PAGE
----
I've spent a good portion of my morning "studying" for a later Olympics party where our curling, half-pipe, and figure skating knowledge will be tested. Sadly, I'm confident that I am woefully unprepared.
I do know that there a few religion-related stories coming out of the Winter Games that are worth reading. Take this first one from the Vancouver Sun on the head chaplain, who helped respond to death of Nodar Kumaritashvili, a 21-year-old luger from the country of Georgia. The chaplain had to scramble to find Eastern Orthodox chaplains. The angle--that Pentecostals aren't known for their interfaith work--is a bit forced but not bad.
David Wells readily admits Pentecostal Christians are not exactly famous for leading multi-faith efforts.
After all, the Pentecostal Assemblies of Canada, which Wells heads, has close ties to the large Assemblies of God denomination in the United States, which is known for producing fire-and-brimstone televangelists such as Jimmy Swaggart, Jim Bakker and Benny Hinn, and polarizing Republican vice-presidential candidates such as Sarah Palin.
I wonder how he came up with that list of names. Oh, right. Google "famous Assemblies of God." Didn't Benny Hinn and Sarah Palin both leave the AOG? Again, it feels a bit forced, but I know he's trying to help readers understand the AOG's significance. The story is oddly full of chopped up quotes, like the chaplain believes he's "fully qualified" to serve. Finally, I felt this summary of Christianity a bit under explained.
Many just can't believe a Pentecostal, whose leaders generally teach that those who don't accept Jesus Christ as their saviour will suffer eternal damnation, would be able to support clergy from competing Christian denominations and other world religions.
I know it's very difficult to explain an entire religion in a clause, so maybe I'm being picky, but Christians also teach that people who accept Jesus Christ as their savior will go to heaven. I honestly don't think I'm trying to put an unnecessary positive spin on it; I feel like it's the other half of Christian teaching. But weigh in and tell me what you think. How would you try to summarize it instead?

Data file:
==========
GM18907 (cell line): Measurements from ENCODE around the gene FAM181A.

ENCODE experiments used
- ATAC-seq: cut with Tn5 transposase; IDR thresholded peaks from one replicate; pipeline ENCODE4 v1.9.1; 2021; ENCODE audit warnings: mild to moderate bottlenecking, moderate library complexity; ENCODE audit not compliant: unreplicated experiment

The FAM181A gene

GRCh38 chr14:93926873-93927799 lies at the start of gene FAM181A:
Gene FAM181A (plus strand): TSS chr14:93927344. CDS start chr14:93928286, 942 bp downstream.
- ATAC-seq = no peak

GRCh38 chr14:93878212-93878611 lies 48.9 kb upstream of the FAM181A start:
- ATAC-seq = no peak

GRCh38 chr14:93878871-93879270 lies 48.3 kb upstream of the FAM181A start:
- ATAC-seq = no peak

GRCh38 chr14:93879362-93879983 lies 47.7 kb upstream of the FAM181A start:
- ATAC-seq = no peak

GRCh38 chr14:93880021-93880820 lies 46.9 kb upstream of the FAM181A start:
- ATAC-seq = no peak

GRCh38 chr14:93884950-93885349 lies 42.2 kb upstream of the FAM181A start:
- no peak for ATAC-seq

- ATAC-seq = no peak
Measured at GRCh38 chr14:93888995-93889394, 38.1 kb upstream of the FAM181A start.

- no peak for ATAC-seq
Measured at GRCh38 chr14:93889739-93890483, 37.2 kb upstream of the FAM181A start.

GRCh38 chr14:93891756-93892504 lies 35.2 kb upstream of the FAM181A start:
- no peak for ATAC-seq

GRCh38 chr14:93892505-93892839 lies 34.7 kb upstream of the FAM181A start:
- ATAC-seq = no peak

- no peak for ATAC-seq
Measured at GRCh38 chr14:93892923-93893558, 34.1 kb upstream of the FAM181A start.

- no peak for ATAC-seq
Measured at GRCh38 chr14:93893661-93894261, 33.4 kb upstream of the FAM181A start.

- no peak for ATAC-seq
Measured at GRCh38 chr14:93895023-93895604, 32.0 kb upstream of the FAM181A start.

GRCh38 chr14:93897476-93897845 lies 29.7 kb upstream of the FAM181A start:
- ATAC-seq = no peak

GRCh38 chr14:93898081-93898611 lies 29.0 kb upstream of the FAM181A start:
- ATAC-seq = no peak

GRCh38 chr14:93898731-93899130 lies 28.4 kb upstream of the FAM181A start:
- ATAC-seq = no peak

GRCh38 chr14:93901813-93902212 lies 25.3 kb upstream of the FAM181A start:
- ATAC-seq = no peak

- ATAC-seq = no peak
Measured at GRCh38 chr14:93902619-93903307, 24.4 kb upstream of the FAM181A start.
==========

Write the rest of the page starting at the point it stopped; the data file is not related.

The Salt Lake Tribune took on a similar angle, exploring the chaplain's roles at the Olympics comparing it to the 2002 Winter Games, and it feels a little more thorough. Here's a section:
When Muslim athletes at the Olympic Village in Whistler wondered which direction they should face while praying, the chaplains had a ready answer:
"It's 16 degrees off north," Wells says, "because it [Mecca] is closer over the North Pole."
Of the 38 fully accredited chaplains, 28 hail from Christian denominations, reflecting the faith allegiances of the athletes. A number of Jewish rabbis and Buddhists, Wells explains, have partial accreditations that allow them to help with services at the two villages.
None of the chaplains is LDS, Wells says, because his calls to the area stake never were returned.
That's a lot of interesting info packed into a few sentences.
For more reading, the Christian Science Monitor featured a few Olympians of faith, and Martin Rogers tracked down a speed skating child prodigy for Yahoo Sports, discovering that she had become a nun.
There is no television and no internet at St. Joseph's Convent in Leeds, England, meaning Holum won't get to watch the Winter Olympics where she was supposed to become a star.
The peaceful surrounds of the convent is where Holum, now known as Sister Catherine, devotes her life to religious service as a Franciscan nun. That calling had begun on a trip to Our Lady of Fatima, a holy site in Portugal famed for a series of religious visions that appeared nearly a century ago. It was outside the Fatima basilica where Holum decided that a path of religious dedication, not frozen skating lanes, would be her destiny.
Enjoy your Olympic watching, and let us know if you see more interesting coverage.